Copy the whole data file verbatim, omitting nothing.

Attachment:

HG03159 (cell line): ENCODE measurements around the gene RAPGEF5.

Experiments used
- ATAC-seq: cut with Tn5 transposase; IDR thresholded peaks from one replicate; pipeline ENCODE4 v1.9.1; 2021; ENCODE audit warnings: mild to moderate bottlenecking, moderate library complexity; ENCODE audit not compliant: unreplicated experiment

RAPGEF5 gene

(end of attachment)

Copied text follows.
HG03159 (cell line): ENCODE measurements around the gene RAPGEF5.

Experiments used
- ATAC-seq: cut with Tn5 transposase; IDR thresholded peaks from one replicate; pipeline ENCODE4 v1.9.1; 2021; ENCODE audit warnings: mild to moderate bottlenecking, moderate library complexity; ENCODE audit not compliant: unreplicated experiment

RAPGEF5 gene